Some secrets are hard to keep, especially when hundreds are in on it; yet the secret of Bletchley Park was kept for decades. During World War 2, Bletchley Park was the location of the United Kingdom’s main decryption organization, the Government Code and Cypher School (GC&CS). This is where ciphers and codes were broken; codes and ciphers of several Axis countries. The most important work was the deciphering of ciphers generated by the German Enigma and Lorenz machines. Bletchley Park also housed a message sending station and a secret radio intercept station; though the interception was soon moved to a location with better reception. The high-level intelligence produced at Bletchley was codenamed Ultra.
The Early History of Bletchley Park
Bletchley Park is located fifty miles north-west of London. In 1883 wealthy financier, Herbert Samuel Leon, bought over 300 acres of land beside the London and North-Western Railway line which passed through Bletchley, Buckinghamshire. He developed sixty acres into a country estate and at the heart he built a mansion with a mixture of architectural styles.
After Herbert and his wife Fanny died, the Park fell into the hands of Captain Hubert Faulkner, a property developer who had intentions of demolishing the buildings and selling the land. However, that never happened. In 1938 Hitler invaded Austria and Czechoslovakia and the threat of war was high. The GC&CS was based in London and wanted a safer place to conduct business; someplace protected from enemy air attacks. Bletchley Park was perfect as it sat at the junction of major road, rail and teleprinter connections to all parts oCredit: photo by Matt Whitbyf the country.
The facility was commanded by Alastair Denniston and given the code name “Station X” as it was the tenth of a large number of locations acquired by MI6 for its operations. They built 18 wooden huts called Huts 1 through Huts 18; and brick buildings A through H. Code breakers arrived in August 1939 after much preparation and trials runs. The code breakers' cover was “Captain Ridley’s Shooting Party.”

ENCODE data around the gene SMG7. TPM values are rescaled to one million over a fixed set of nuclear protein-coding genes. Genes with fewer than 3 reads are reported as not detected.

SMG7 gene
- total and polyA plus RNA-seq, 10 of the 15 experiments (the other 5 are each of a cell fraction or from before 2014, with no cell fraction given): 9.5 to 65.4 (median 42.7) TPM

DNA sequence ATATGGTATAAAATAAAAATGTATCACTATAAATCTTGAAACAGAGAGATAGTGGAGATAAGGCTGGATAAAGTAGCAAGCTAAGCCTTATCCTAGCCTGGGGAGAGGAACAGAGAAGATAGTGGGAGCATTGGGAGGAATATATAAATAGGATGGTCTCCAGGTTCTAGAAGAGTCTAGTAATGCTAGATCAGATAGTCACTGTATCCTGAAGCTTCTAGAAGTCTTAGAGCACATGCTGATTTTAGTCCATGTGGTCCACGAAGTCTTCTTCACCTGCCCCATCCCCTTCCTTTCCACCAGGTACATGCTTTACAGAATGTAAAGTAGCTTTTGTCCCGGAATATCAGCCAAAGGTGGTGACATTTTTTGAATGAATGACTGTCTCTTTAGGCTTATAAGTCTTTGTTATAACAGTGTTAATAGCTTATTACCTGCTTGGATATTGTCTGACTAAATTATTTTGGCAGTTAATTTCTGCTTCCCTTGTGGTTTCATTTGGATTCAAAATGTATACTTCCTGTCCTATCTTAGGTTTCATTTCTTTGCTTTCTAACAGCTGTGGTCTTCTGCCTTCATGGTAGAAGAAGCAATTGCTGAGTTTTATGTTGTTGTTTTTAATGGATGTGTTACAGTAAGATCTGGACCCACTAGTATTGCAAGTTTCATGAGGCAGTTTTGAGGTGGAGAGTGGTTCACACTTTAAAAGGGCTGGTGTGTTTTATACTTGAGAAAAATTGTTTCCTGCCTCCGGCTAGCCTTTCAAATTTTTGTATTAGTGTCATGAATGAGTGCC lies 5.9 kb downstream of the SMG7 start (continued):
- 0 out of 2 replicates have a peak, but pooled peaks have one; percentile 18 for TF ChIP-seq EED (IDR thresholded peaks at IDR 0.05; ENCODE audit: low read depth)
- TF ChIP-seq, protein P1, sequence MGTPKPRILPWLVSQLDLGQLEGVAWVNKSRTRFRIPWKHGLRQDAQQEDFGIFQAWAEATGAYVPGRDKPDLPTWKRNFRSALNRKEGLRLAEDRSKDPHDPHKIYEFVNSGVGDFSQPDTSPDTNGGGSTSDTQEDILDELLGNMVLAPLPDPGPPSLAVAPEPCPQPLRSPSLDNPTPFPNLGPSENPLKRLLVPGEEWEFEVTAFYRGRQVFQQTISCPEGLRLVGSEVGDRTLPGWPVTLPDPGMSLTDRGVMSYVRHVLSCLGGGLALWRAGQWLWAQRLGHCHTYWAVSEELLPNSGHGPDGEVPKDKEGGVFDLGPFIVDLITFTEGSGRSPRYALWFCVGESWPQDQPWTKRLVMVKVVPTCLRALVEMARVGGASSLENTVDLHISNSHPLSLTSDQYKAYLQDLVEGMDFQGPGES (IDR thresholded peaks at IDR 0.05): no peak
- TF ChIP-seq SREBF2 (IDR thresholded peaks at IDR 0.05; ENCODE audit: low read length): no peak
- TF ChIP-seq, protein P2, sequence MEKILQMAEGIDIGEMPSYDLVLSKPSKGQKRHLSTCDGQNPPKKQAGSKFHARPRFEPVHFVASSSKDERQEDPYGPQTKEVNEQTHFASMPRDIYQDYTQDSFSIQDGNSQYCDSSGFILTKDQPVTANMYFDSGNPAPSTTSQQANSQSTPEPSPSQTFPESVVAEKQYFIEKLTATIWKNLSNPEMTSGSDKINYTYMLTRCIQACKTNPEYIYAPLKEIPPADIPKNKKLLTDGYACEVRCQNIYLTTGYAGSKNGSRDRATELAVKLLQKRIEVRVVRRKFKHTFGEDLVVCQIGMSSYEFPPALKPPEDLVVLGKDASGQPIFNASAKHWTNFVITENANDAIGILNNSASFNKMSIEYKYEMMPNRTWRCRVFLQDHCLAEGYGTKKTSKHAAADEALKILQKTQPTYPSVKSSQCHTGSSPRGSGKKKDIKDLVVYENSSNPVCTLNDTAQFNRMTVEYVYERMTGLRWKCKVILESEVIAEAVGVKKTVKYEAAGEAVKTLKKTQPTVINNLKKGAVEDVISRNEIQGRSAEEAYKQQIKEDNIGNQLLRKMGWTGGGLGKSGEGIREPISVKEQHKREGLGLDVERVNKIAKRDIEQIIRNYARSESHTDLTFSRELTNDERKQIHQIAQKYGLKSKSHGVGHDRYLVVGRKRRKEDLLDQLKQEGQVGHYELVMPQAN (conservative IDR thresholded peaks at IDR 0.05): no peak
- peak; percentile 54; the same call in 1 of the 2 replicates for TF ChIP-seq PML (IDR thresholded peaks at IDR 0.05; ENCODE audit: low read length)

Breaking the Code During WW II
The code breakers at Bletchley had their work cut out for them. The Germans were using the Enigma machine and believed it to be unbreakable. The complexity of the machine brought theCredit: photo courtesy of the CIA odds of breaking the codes to a staggering 150 million, million, million, to one. However, the Poles broke the Enigma in 1932 when the Germans were conducting trials with the machine. During that time, the cypher altered only once every few months. Although the war changed the frequency to at least once a day; the Poles had already passed on their knowledge to the British and the French. This helped the code breakers make critical progress in working out the order in which the keys were attached to electrical circuits. In turn, this knowledge enabled the code breakers to exploit a fundamental flaw in design in which no letter could ever be encrypted as itself. In addition, errors in messages sent by German operators gave them clues to deciphering the codes.
There were a total of 18 huts, but the Enigma decrypt teams worked in Huts 3, 6, 4 and 8. The huts operated in pairs and were known only by their numbers for security reasons. Code breakers who concentrated on the Army and Air Force cyphers were based in Hut 6 and supported by a team in Hut 3. Hut 4 concentrated on naval intelligence and teamed with Hut 8 which decoded messages from the German Navy. Supporting teams prepared the intelligence reports which were then forwarded to MI6, thus keeping the deciphering and the intelligence derived from it separate for security reasons. The raw material came from “Y” Stations which comprised a web of wireless intercept stations throughout Britain and several overseas countries.
Alan TuCredit: Photo courtesy of the Archives of the United Kingdomring, a brilliant mathematician, helped speed up the code breaking process when he developed an idea originally proposed by Polish cryptanalysts. This invention was called the Bombe. The Bombe was an electro-mechanical machine which greatly reduced the odds in breaking the daily-changing Enigma keys; which in turn, reduced the time required to break the codes.